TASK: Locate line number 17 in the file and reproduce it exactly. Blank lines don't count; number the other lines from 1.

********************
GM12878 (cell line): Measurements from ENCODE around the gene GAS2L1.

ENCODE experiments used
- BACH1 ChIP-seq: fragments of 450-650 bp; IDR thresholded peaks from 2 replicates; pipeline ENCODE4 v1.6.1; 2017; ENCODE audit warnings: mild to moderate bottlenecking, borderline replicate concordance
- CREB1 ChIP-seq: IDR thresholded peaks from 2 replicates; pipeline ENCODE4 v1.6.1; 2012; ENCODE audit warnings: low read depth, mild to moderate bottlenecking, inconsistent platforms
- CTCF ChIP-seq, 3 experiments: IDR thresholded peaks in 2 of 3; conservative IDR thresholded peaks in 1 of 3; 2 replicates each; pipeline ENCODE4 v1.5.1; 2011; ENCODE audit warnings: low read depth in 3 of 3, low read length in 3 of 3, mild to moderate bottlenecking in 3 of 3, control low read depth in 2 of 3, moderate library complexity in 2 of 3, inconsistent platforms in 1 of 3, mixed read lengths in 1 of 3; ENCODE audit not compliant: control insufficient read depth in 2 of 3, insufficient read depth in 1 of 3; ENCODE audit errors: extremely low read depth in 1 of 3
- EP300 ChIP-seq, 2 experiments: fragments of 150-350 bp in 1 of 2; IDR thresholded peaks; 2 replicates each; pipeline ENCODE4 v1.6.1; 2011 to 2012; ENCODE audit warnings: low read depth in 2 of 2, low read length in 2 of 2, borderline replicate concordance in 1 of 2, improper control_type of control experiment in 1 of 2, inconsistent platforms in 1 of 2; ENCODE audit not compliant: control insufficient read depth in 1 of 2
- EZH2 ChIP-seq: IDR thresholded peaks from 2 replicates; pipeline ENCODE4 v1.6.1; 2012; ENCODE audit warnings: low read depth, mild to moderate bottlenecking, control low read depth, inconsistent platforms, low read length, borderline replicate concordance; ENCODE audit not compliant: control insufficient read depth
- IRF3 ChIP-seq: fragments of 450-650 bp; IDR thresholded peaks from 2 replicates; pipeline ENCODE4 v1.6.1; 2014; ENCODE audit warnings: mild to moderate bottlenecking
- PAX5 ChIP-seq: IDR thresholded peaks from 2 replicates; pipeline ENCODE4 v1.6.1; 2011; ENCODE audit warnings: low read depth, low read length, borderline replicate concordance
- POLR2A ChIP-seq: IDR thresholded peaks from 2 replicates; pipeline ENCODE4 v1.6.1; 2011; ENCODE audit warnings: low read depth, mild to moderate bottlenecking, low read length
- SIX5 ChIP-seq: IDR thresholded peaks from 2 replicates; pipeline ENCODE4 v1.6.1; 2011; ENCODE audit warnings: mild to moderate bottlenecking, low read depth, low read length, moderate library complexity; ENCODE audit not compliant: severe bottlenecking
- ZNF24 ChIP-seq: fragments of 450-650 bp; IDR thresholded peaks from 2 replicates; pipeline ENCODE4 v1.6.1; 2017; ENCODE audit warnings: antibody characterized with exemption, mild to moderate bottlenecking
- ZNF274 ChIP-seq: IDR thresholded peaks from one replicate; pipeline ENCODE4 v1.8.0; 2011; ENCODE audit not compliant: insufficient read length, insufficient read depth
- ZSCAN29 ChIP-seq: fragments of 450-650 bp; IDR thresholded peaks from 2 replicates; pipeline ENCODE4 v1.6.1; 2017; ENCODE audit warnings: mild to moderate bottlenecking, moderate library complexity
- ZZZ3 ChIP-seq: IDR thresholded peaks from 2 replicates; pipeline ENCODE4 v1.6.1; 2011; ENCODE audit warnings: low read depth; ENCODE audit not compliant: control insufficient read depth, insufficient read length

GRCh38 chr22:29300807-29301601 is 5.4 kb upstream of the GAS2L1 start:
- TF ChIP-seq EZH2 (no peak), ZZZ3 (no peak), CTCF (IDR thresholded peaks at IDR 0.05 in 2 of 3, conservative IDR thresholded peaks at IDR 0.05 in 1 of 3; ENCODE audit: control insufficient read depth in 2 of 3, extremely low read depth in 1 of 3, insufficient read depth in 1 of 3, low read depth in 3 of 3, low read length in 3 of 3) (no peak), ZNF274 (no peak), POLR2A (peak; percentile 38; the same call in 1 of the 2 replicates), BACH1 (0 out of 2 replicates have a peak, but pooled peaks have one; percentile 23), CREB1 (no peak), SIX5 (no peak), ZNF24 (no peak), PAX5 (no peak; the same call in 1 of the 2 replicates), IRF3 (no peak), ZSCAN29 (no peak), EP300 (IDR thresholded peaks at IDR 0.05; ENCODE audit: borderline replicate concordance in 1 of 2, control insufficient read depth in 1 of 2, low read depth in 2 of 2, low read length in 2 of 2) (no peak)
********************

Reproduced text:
- TF ChIP-seq EZH2 (no peak), ZZZ3 (no peak), CTCF (IDR thresholded peaks at IDR 0.05 in 2 of 3, conservative IDR thresholded peaks at IDR 0.05 in 1 of 3; ENCODE audit: control insufficient read depth in 2 of 3, extremely low read depth in 1 of 3, insufficient read depth in 1 of 3, low read depth in 3 of 3, low read length in 3 of 3) (no peak), ZNF274 (no peak), POLR2A (peak; percentile 38; the same call in 1 of the 2 replicates), BACH1 (0 out of 2 replicates have a peak, but pooled peaks have one; percentile 23), CREB1 (no peak), SIX5 (no peak), ZNF24 (no peak), PAX5 (no peak; the same call in 1 of the 2 replicates), IRF3 (no peak), ZSCAN29 (no peak), EP300 (IDR thresholded peaks at IDR 0.05; ENCODE audit: borderline replicate concordance in 1 of 2, control insufficient read depth in 1 of 2, low read depth in 2 of 2, low read length in 2 of 2) (no peak)